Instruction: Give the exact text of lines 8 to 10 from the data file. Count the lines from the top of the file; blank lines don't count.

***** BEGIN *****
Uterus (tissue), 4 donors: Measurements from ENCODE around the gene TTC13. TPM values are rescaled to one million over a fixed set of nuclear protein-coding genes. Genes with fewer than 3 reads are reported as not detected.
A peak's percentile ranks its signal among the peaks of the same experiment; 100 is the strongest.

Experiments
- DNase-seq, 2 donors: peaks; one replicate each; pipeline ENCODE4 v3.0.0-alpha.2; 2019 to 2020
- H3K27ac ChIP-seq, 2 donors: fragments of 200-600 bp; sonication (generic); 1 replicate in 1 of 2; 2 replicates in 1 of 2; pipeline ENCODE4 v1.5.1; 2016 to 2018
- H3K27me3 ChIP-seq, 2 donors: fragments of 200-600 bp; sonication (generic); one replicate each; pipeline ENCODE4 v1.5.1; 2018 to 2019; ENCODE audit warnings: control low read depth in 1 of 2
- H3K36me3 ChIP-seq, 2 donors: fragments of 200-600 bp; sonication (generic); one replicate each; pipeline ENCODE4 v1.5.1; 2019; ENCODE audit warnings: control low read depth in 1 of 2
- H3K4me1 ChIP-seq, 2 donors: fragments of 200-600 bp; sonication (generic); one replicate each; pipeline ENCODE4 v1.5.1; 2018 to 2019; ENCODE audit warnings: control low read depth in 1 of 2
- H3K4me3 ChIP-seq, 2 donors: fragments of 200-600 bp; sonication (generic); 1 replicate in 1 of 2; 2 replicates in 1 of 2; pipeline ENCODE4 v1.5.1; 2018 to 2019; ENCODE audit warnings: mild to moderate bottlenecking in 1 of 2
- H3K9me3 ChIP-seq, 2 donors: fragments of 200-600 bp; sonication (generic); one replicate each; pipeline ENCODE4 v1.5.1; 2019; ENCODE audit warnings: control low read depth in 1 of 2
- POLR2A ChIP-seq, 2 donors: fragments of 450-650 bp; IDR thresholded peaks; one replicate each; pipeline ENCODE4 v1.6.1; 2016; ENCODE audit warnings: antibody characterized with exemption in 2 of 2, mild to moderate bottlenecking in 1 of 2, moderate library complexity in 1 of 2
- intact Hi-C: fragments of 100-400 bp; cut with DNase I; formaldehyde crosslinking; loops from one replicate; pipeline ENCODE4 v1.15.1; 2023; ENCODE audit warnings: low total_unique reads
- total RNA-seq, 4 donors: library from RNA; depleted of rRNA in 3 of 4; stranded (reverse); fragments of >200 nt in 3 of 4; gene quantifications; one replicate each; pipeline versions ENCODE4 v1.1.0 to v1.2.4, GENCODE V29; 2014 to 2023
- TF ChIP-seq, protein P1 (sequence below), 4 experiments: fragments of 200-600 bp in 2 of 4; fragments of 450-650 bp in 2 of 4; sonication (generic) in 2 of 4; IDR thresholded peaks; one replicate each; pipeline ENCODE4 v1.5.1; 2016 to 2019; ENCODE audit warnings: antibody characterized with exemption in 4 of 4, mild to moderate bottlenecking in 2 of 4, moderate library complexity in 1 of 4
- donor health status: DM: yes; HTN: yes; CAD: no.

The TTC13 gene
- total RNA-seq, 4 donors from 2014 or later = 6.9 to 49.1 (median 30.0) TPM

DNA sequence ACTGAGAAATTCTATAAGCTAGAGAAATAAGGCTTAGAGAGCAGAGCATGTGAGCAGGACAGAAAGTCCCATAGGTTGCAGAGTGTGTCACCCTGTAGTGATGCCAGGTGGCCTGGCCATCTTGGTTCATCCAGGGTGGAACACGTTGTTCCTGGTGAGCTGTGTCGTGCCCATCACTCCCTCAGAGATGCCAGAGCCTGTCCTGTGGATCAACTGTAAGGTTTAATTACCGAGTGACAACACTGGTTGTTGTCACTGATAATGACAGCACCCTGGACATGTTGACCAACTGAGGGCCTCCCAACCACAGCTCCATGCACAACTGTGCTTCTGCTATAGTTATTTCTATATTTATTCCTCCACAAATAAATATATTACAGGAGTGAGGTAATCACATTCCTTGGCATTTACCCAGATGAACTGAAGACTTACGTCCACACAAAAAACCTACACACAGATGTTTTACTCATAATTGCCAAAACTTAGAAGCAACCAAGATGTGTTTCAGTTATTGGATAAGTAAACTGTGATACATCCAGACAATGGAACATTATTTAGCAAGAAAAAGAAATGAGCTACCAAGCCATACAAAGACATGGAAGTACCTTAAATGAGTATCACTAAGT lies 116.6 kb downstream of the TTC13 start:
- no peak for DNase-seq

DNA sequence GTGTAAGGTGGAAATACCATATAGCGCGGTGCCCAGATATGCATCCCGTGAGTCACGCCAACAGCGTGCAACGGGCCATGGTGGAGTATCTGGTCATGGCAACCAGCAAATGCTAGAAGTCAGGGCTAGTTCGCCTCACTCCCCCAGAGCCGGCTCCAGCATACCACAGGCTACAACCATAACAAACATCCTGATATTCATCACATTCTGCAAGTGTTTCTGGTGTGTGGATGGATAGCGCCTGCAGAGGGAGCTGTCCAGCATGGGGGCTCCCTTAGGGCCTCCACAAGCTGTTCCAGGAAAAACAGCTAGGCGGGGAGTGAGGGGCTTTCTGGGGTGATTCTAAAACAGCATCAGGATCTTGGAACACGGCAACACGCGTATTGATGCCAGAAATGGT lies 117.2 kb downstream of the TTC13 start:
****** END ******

- H3K4me1 ChIP-seq, 2 donors: fragments of 200-600 bp; sonication (generic); one replicate each; pipeline ENCODE4 v1.5.1; 2018 to 2019; ENCODE audit warnings: control low read depth in 1 of 2
- H3K4me3 ChIP-seq, 2 donors: fragments of 200-600 bp; sonication (generic); 1 replicate in 1 of 2; 2 replicates in 1 of 2; pipeline ENCODE4 v1.5.1; 2018 to 2019; ENCODE audit warnings: mild to moderate bottlenecking in 1 of 2
- H3K9me3 ChIP-seq, 2 donors: fragments of 200-600 bp; sonication (generic); one replicate each; pipeline ENCODE4 v1.5.1; 2019; ENCODE audit warnings: control low read depth in 1 of 2